As far as unusual external stores go, I think this is a far better idea.

After posting the VA-25 Toilet Bomb, I came across another unusual use for bomb racks, though this one had a far more practical application.

When British Spitfire squadrons began to be based on the Continent after D-Day, they were prepared for hardship and privation. What they weren’t prepared to do was go without their beer.

In the comments at Neptunus Lex, Hogday brings us the story:

In the lighter moments of World War II, the Spitfire was used in an unorthodox role: bringing beer kegs to the men in Normandy.
During the war, the Heneger and Constable brewery donated free beer to the troops.
After D-Day, supplying the invasion troops in Normandy with vital supplies was already a challenge. Obviously, there was no room in the logistics chain for such luxuries as beer or other types of refreshments. Some men, often called “sourcers”, were able to get wine or other niceties “from the land” or rather from the locals. RAF Spitfire pilots came up with an even better idea.
The Spitfire Mk IX was an evolved version of the Spitfire, with pylons under the wings for bombs or tanks. It was discovered that the bomb pylons could also be modified to carry beer kegs. According to pictures that can be found, various sizes of kegs were used. Whether the kegs could be jettisoned in case of emergency is unknown. If the Spitfire flew high enough, the cold air at altitude would even refresh the beer, making it ready for consumption upon arrival.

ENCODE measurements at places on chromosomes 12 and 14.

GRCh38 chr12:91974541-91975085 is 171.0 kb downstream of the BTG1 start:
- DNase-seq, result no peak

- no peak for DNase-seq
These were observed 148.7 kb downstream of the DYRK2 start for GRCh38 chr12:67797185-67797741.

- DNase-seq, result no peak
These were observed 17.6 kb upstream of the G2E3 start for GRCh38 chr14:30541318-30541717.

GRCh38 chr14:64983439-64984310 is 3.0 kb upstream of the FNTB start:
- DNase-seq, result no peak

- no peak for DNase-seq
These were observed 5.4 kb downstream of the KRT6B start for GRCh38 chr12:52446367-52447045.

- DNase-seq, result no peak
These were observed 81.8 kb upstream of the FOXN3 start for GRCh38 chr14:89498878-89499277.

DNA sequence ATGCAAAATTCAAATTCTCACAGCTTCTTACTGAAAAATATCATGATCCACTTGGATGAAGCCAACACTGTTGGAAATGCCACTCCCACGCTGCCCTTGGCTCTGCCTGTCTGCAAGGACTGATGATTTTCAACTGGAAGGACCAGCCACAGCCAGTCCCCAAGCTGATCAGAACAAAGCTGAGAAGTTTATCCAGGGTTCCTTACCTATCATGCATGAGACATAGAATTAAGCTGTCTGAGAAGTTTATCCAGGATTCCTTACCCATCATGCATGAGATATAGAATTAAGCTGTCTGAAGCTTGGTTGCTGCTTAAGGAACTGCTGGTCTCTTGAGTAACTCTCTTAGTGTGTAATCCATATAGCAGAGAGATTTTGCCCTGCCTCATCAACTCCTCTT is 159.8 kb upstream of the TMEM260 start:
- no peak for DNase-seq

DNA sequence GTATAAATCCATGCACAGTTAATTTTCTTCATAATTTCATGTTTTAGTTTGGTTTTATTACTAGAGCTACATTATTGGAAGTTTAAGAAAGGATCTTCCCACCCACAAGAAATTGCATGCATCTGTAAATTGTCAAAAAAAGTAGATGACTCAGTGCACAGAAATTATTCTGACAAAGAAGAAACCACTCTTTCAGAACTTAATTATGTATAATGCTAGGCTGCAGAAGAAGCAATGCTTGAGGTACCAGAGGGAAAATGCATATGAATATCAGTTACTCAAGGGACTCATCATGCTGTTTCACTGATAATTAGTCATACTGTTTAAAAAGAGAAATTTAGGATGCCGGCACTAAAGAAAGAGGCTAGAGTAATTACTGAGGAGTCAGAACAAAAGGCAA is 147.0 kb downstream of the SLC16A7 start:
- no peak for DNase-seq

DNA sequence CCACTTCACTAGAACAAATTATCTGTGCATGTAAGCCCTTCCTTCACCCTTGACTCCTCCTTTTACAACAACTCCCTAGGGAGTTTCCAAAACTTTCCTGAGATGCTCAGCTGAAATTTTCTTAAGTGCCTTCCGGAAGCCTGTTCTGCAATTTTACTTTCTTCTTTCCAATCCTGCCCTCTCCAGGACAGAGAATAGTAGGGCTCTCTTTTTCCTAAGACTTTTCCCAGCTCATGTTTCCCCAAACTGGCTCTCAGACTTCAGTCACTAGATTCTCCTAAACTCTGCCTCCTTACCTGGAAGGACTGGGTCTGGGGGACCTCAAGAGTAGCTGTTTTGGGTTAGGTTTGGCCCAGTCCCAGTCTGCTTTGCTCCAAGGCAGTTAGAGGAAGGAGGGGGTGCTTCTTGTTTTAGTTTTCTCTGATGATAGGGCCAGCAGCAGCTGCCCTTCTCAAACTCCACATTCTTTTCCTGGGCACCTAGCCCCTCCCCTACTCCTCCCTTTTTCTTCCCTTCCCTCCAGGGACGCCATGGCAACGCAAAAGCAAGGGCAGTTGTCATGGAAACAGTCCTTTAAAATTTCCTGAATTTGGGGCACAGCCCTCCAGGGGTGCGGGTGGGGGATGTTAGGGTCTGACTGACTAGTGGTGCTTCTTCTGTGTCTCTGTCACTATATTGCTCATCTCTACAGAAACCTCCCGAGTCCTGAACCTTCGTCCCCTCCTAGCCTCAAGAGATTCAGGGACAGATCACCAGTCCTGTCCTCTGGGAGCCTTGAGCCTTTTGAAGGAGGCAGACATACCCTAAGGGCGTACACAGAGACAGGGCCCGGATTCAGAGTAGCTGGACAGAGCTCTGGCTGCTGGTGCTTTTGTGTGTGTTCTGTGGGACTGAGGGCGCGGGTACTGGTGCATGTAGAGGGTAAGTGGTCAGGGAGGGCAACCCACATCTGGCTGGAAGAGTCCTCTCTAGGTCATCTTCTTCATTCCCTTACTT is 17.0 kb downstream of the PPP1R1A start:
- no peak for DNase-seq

A variation of this was a long range fuel tank modified to carry beer instead of fuel. The modification even received the official designation Mod. XXX. Propaganda services were quick to pick up on this, which probably explains the “official” designation.

As a result, Spitfires equipped with Mod XXX or keg-carrying pylons were often sent back to Great-Britain for “maintenance” or “liaison” duties. They would then return to Normandy with full beer kegs fitted under the wings.

and Fliterman gave us the pic. Thanks, guys!

Later on, British and US squadrons were banned from using kegs. Instead, they’d clean out a drop tank and ferry beer forward in those. A quick trip from sea level to 30,000 feet would chill beer down nicely.

Just don’t get absent minded and switch from internal to external fuel.

1 thought on “As far as unusual external stores go, I think this is a far better idea.”

  1. Bet you could switch to external fuel on the tanks carrying provisions destined for the Highland regiments …

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